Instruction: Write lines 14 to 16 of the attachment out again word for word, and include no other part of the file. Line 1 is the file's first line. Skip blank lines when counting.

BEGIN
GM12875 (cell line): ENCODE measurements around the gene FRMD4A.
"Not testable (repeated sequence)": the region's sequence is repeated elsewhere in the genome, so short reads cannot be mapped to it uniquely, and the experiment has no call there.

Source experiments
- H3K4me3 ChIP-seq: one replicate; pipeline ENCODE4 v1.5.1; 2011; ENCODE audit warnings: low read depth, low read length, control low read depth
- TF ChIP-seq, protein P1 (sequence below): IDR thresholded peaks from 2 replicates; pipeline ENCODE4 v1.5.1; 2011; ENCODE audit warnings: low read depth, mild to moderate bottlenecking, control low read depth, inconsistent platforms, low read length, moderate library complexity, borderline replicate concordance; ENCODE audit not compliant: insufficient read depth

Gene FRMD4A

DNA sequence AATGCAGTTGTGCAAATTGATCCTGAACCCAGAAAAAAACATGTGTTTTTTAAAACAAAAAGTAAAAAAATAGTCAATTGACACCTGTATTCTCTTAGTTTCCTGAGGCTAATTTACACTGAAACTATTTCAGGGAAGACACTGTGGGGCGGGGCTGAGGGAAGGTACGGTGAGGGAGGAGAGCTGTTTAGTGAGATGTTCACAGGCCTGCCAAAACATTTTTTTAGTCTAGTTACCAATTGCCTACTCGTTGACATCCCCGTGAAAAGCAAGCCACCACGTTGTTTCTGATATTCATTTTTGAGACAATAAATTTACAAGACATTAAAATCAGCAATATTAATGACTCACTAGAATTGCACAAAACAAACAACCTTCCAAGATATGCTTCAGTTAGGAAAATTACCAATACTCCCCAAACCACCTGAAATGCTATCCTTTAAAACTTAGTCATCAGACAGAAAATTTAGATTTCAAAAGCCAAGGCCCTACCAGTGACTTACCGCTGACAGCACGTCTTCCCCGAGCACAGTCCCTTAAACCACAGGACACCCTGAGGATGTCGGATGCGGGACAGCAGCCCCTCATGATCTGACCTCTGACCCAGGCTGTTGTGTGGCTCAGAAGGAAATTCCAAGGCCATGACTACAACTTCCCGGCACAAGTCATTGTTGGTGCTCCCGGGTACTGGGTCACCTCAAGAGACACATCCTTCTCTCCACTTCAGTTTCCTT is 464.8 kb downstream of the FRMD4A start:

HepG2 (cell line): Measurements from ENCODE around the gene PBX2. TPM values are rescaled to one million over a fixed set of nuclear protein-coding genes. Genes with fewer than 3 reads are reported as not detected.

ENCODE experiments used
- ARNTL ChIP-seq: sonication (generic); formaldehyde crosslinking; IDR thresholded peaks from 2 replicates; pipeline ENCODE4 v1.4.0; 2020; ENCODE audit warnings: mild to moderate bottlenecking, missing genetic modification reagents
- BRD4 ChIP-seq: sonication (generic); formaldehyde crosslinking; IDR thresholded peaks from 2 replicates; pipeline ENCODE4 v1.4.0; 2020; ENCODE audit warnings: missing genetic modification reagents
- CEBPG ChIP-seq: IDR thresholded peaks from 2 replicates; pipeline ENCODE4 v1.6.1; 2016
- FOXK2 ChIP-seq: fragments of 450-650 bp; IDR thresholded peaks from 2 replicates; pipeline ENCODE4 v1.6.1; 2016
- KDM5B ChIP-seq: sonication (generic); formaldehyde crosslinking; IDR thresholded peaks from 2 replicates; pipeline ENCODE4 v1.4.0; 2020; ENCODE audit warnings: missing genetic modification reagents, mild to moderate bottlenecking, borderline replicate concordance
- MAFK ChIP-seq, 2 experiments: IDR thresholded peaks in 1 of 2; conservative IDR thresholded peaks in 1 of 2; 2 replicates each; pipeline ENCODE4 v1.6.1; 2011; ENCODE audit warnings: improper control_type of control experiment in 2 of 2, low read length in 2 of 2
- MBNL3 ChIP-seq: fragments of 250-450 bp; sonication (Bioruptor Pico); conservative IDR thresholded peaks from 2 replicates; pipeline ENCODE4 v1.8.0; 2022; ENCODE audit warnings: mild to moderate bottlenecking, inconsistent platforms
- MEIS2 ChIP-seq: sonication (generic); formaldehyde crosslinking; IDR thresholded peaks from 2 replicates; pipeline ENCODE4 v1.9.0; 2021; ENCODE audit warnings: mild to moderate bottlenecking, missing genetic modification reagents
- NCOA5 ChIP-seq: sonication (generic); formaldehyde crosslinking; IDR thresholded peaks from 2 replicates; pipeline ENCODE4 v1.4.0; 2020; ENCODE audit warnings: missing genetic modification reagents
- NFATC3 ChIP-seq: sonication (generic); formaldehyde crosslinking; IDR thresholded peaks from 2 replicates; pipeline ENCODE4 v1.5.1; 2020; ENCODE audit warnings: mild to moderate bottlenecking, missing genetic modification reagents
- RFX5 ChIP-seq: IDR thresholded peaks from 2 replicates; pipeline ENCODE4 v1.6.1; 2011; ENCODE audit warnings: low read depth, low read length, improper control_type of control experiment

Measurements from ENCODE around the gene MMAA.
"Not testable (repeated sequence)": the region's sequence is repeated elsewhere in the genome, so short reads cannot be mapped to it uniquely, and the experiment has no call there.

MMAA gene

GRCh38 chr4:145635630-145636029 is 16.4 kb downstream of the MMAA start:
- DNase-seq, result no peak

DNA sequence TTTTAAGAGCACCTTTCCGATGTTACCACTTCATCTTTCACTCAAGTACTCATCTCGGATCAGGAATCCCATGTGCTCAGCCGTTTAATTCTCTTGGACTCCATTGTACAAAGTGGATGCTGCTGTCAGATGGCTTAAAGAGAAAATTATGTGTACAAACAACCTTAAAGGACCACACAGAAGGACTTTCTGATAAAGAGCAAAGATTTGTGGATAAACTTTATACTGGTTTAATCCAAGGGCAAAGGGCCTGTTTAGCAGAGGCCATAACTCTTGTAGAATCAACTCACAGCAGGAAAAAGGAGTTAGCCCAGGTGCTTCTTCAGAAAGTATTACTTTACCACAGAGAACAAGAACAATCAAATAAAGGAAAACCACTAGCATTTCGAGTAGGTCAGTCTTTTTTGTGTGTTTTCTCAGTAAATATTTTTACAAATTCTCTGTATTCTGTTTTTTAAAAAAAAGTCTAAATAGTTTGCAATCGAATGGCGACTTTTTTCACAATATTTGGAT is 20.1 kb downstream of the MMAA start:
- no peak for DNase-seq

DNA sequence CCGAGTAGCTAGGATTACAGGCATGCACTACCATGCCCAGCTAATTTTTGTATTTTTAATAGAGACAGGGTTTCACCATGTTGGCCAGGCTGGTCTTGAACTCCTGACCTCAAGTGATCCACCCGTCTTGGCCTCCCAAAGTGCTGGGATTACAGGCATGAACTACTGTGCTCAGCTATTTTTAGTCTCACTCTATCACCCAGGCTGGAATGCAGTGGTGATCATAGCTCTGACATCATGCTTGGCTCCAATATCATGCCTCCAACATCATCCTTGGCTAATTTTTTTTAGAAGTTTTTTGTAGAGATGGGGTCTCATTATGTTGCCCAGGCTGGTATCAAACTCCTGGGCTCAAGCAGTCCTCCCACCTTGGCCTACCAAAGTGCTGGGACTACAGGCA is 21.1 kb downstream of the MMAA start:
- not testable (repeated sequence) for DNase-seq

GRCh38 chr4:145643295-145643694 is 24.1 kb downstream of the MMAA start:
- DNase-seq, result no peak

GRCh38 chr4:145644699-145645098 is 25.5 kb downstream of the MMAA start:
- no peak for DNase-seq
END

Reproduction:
- KDM5B ChIP-seq: sonication (generic); formaldehyde crosslinking; IDR thresholded peaks from 2 replicates; pipeline ENCODE4 v1.4.0; 2020; ENCODE audit warnings: missing genetic modification reagents, mild to moderate bottlenecking, borderline replicate concordance
- MAFK ChIP-seq, 2 experiments: IDR thresholded peaks in 1 of 2; conservative IDR thresholded peaks in 1 of 2; 2 replicates each; pipeline ENCODE4 v1.6.1; 2011; ENCODE audit warnings: improper control_type of control experiment in 2 of 2, low read length in 2 of 2
- MBNL3 ChIP-seq: fragments of 250-450 bp; sonication (Bioruptor Pico); conservative IDR thresholded peaks from 2 replicates; pipeline ENCODE4 v1.8.0; 2022; ENCODE audit warnings: mild to moderate bottlenecking, inconsistent platforms